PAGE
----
Tom – vocals, all instruments
1. Kill Your Inner Cop
3. Final Hour
4. Praising the Realm of Loss
5. The Burden of Hope Part I
6. The Burden of Hope Part II
7. Razed Eden
8. Abysm of Existence
9. … of Dying
11. Monotony of Anguish
Ancst is a metal fusion outfit hailing from Berlin, Germany, set to release album number four, Summits Of Despondency on the 18th of September. Tom Schmidt is responsible for the lead vocal performance and playing all instruments on the record. The lyrics are delivered in a hardcore style, and a couple of the titles hint at the socio-political theme of the songs, with many tracks on the release also depicting personal struggles.
Front-runner ‘Kill Your Inner Cop’ expresses disdain for police brutality (especially prevalent at this moment in time,) describing officers as “baton-swinging robots”. Along with the overall sound and belligerent screams, the lyrical content of the song gives off a punk vibe, setting the mood for much of the record.
‘Inferno’ features soaring guitar work and some great drum fills which complement each other. Track three ’Final Hour’ is full of momentum-building moments, with some very enjoyable breakdowns and pace changes. A third of the way through, and ‘Praising the Realm of Loss’ makes use of gang shouts which offers some variation in the vocal department, along with the spoken word section.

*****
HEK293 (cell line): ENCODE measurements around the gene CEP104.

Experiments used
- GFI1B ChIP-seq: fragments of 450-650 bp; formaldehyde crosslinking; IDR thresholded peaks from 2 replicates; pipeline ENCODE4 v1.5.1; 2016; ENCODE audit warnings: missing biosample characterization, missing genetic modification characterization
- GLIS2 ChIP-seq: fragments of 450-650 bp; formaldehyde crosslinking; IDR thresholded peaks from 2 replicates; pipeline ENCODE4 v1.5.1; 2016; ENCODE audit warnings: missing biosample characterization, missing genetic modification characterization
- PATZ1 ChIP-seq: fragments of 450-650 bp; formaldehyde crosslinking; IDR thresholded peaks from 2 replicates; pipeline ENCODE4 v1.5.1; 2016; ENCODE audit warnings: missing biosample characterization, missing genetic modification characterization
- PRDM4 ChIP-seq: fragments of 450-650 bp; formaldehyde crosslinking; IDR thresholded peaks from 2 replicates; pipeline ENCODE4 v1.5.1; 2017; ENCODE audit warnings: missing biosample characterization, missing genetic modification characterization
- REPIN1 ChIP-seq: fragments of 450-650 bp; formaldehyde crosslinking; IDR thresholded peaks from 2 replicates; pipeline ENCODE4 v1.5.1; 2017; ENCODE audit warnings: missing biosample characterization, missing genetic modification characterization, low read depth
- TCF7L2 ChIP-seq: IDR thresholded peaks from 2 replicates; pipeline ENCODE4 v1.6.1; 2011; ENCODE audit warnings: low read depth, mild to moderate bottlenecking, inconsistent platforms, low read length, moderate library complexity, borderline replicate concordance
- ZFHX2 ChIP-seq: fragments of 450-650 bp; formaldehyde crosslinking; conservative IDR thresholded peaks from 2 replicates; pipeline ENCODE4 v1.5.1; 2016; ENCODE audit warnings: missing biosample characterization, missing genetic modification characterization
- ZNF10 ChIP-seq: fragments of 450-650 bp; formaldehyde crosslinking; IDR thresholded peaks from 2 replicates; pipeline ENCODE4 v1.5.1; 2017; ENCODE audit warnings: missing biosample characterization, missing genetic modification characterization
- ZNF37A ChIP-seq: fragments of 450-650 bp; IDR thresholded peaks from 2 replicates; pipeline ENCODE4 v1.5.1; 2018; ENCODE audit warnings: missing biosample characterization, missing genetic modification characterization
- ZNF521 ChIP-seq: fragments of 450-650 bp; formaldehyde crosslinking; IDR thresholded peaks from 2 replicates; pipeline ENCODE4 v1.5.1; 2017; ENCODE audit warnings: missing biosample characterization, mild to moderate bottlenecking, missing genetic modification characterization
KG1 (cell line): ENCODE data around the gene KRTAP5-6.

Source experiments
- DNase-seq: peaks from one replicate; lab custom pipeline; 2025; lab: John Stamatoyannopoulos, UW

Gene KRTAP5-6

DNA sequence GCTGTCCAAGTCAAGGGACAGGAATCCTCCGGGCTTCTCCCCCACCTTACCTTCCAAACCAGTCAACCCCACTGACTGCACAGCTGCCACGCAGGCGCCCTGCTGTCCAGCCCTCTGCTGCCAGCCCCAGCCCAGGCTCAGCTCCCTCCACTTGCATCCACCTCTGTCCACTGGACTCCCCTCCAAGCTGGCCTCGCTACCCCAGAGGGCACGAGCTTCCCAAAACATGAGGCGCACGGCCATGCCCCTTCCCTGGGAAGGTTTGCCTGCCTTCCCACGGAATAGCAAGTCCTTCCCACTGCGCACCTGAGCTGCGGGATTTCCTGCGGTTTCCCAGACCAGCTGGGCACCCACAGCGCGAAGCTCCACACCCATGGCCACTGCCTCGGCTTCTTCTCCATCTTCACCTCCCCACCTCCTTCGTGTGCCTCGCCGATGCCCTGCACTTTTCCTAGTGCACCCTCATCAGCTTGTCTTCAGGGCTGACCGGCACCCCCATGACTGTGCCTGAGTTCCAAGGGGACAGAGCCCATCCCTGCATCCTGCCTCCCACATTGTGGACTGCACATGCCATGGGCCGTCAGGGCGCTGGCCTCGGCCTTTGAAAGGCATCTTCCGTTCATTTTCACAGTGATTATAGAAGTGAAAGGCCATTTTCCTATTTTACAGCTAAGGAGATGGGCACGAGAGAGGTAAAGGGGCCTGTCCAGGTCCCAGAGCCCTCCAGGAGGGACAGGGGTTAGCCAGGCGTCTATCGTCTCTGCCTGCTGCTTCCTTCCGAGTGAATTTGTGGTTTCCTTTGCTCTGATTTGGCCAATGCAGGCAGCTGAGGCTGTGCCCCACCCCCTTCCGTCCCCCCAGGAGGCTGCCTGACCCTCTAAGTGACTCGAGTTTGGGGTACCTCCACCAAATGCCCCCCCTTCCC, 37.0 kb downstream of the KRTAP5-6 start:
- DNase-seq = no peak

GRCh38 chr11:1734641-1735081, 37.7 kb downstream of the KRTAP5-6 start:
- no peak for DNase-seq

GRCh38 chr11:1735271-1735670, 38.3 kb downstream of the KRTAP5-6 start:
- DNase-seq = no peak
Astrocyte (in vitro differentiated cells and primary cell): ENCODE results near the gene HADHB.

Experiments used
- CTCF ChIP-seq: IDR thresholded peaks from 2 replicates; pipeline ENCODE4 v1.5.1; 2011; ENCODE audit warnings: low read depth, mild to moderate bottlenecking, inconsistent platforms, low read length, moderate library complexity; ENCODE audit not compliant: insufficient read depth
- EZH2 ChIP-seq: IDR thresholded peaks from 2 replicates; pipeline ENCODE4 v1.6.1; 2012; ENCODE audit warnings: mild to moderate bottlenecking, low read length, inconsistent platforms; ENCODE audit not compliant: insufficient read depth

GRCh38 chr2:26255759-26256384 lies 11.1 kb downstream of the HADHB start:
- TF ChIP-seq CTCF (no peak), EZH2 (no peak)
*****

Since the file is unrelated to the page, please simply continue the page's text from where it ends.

The only instrumental on Summits Of Despondency ‘The Burden of Hope Part I’ provides a short detour from the screamed vocals, which nicely contrasts with the aggression exhibited on prior tracks. Track six swiftly follows and sees the return of Schmidt’s vocal assault. Melodic female vocals kick-off ‘Razed Eden,’ bringing a welcomed softer emotion to the listening experience and countering Tom’s voice to great effect.
Blast beats dominate ‘Abysm of Existence’ early on and throughout, similarly to ‘Final Hour’. This, combined with the changes in tempo and atmospheric ending displays Summits Of Despondency’s black metal influence. ‘… of Dying’ sees the rhythm section sounding more punk in nature, with speed being utilised here. The squeals and return of gang shouts add a lot of power to the lyrical delivery, really driving home the anguished mood.
With an energetic beginning, ‘Denazification’ evolves into a state of ambiance halfway through. It would have been interesting to hear the atmospheric break for more than a few seconds in the middle of the song. Penultimate number ‘Monotony of Anguish’ hosts the longest instrumental intro, a catchy series of notes that build momentum before the harsh vocals are re-introduced. As the track fades out, the last line is repeated twice in an almost anthem-like manner.
‘Monolith’ starts much like track seven, using the softer vocals to much better effect by featuring them mid-song and not just at the beginning. This brings an ambient feel to the final installment, bringing together some of the finer techniques from the previous eleven songs to an epic amalgamation of styles. All in all, a solid album from Ancst. Summits Of Despondency displays a uniquely engaging brand of blackened crust.